The major civil rights organizations are registering millions of voters in the Black and Latino communities. As Julian Bond, chairman of NAACP, put it at its recent convention: Any chapter that is not involved in voter registration should turn in its charter.

Ron Walters, writing in The Crisis (July/August 04), points out that if the unregistered Black voters were registered and came to the polls in Florida, Missouri, Nevada, Ohio, Tennessee, and Arkansas, all states that Bush won in 2000, he would be defeated.

Groups like Rock the Vote, MoveOn.org, the Black Radical Congress, the hip hop community, the AFL-CIO, Coalition of Labor Union Women, Coalition of Black Trade Unionists are registering and educating voters across the country, especially in the battleground states.

The Communist Party USA and the Young Communist League are also sending teams into the battleground states. From their actions it is clear that there is a widespread understanding that democracy itself is at stake in this election.

This effort is planting the seeds for a new political independence in the country. Maximizing the voter rolls among working families and racially oppressed people will strengthen the number of independent progressive voters, and the struggle for peace, jobs and equality beyond this election.



This racist conspiracy can be defeated

Two years ago, Rep. Cynthia McKinney (D-Ga.), an African American and one of the most consistent fighters against the Bush agenda, was a victim of the administration’s attempt to silence outspoken African American elected officials. Thousands of Republican voters crossed over and defeated her in Georgia’s Democratic Primary.

McKinney was undaunted. This July she came back to win the Democratic primary, tantamount to re-election in her overwhelmingly Democratic district. This victory shows that with struggle, the racist conspiracy can be defeated.

At the Democratic National Convention, Rev. Al Sharpton said of the Republicans, “They promised us 40 acres and a mule. We waited and nothing happened. The fact of the matter is, Mr. Bush, we waited around with the Republican Party through Herbert Hoover. Still didn’t get the 40 acres. Didn’t even get the mule. So we decided we’d ride this (Democratic) donkey as far as it would take us.”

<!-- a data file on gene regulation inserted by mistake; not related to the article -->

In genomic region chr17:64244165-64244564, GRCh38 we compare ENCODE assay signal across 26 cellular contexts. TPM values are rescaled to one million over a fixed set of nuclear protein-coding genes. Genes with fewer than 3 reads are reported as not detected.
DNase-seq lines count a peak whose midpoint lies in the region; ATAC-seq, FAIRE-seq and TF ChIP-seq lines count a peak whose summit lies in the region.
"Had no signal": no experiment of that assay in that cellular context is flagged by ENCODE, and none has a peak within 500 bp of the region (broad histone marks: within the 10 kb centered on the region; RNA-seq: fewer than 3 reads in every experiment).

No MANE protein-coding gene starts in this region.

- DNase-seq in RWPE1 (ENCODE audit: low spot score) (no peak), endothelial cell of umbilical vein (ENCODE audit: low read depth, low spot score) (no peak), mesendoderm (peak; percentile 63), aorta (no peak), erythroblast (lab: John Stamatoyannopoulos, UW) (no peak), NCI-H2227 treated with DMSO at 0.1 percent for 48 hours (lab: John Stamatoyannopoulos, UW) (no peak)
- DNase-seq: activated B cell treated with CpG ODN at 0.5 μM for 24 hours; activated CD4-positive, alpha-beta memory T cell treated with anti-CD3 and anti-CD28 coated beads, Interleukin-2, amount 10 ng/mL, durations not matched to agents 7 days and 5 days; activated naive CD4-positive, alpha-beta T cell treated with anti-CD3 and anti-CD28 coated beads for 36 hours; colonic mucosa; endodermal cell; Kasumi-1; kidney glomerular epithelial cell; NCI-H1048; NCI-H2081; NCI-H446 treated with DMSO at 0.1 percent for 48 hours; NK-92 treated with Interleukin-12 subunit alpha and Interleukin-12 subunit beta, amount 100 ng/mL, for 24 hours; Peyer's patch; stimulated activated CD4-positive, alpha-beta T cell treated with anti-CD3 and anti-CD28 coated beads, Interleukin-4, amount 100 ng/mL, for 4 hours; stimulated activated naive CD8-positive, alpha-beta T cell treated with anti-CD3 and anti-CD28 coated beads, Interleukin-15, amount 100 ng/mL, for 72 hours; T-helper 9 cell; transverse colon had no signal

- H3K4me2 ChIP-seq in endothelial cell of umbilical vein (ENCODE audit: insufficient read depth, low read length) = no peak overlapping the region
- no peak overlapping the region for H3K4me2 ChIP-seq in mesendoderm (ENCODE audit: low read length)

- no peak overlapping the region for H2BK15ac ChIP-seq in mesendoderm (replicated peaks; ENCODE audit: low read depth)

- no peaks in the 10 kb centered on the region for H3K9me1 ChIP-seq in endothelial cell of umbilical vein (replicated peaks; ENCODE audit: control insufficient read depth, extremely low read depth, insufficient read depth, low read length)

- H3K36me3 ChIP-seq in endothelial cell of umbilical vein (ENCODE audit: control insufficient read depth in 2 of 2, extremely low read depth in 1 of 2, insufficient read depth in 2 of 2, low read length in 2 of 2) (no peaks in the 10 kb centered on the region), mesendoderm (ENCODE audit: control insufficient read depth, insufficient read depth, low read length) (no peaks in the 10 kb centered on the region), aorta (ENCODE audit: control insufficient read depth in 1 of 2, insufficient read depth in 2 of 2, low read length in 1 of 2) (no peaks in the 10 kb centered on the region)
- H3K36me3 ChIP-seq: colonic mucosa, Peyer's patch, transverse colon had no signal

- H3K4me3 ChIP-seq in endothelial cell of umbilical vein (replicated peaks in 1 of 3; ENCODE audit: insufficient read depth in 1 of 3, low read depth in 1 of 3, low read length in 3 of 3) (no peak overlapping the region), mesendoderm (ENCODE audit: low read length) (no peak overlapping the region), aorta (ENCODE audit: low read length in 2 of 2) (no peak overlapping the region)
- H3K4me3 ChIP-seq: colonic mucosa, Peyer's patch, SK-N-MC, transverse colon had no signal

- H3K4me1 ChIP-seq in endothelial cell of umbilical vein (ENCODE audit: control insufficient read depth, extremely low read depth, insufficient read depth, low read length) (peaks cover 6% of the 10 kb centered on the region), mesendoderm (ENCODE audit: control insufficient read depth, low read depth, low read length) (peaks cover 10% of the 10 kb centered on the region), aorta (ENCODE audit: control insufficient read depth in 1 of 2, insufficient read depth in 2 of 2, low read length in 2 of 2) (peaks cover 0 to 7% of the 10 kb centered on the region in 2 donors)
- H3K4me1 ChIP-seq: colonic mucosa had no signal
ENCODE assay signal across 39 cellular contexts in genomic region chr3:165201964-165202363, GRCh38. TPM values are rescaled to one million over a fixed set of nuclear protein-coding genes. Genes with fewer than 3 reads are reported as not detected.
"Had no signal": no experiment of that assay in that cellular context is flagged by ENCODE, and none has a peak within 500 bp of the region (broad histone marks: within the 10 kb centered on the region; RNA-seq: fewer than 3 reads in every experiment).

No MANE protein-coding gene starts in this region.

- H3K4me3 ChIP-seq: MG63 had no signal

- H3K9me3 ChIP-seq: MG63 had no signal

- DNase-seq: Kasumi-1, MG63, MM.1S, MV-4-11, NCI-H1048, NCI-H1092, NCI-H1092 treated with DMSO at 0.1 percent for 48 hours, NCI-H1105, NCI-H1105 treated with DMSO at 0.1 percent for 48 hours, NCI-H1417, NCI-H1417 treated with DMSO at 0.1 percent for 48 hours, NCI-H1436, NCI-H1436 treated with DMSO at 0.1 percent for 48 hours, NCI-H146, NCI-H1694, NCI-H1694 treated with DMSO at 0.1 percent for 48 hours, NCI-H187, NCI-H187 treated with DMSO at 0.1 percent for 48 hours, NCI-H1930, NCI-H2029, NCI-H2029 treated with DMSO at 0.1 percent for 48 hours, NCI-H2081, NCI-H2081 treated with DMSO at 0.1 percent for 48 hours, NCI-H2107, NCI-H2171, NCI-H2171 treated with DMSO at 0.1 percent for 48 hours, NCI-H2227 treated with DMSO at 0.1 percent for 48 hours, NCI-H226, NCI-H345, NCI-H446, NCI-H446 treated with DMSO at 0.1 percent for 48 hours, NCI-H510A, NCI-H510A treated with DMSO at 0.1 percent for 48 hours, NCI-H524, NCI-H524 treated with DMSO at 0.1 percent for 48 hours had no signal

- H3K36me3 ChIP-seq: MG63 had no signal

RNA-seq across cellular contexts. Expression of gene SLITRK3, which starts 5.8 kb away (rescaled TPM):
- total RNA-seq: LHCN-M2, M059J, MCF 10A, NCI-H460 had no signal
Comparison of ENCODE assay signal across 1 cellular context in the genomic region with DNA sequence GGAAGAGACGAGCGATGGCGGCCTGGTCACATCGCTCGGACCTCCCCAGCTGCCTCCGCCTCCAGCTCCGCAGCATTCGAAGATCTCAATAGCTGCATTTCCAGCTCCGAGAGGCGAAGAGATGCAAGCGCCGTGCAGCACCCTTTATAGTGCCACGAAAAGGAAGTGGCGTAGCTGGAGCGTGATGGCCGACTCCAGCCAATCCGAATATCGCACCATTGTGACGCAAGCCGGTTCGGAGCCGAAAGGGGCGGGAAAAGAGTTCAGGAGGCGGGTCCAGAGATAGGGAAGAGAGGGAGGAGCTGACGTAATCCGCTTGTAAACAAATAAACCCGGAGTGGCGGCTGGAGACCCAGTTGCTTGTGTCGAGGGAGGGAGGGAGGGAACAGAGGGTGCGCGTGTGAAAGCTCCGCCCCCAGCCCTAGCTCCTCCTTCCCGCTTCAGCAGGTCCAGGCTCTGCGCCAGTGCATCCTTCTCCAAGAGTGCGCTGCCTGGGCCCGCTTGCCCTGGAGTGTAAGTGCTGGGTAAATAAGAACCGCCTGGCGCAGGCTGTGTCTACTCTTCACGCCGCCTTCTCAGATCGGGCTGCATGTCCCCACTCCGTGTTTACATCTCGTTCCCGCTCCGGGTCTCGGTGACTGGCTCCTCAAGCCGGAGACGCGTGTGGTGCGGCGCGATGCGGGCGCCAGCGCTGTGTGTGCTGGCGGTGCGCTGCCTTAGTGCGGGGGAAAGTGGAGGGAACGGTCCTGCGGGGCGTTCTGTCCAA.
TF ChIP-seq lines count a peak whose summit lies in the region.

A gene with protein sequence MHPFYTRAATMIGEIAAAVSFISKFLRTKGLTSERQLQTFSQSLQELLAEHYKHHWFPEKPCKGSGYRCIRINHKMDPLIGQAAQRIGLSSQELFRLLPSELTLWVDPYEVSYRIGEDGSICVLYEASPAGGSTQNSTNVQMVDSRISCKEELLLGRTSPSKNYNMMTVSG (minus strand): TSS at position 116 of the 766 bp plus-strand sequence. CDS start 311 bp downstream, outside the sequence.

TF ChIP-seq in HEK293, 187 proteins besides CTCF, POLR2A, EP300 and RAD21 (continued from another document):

This is a good summary of the history of the African American people’s relationship to the two major parties. Black people have a history of supporting political parties to the extent that those parties have supported their fight for freedom. Black voters have at times used independent parties as well to advance the cause. Throughout history the cause has always been more important then the party or candidate.



On Election Day

The Election Protection Coalition, initiated by the NAACP and PFAW, is asking for 25,000 volunteers and 5,000 lawyers to monitor every polling place with heavy minority voting populations Nov. 2. They have set up a hot line number: 1-866-OUR-VOTE (1-866-687-8683). Black, Latino or Native American Indian voters who face any attempts to deny them their right to cast their ballot can call that number for immediate assistance.

To guarantee the defeat of the GOP’s racist conspiracy, volunteers are needed at polling places, especially in African American and Latino areas, to answer questions, handle complaints and challenge provocations and illegal actions by state officials. The key is to be vigilant with a spirit of struggle.

The disenfranchisement of Black voters threatens the democratic process for all Americans. Bush stole the 2000 election largely due to the suppressing of the Black vote and he took the nation to war and set back the democratic rights of the vast majority of the U.S. people. All those who believe in democracy and justice have a stake in this struggle.

Progressive-minded voters should plan to take Election Day off, if possible, and join in the growing grassroots movement to make sure that every vote is counted.



Jarvis Tyner is executive vice chair of the Communist Party USA. He can be reached at jtyner@cpusa.org. Tim Wheeler contributed to this article.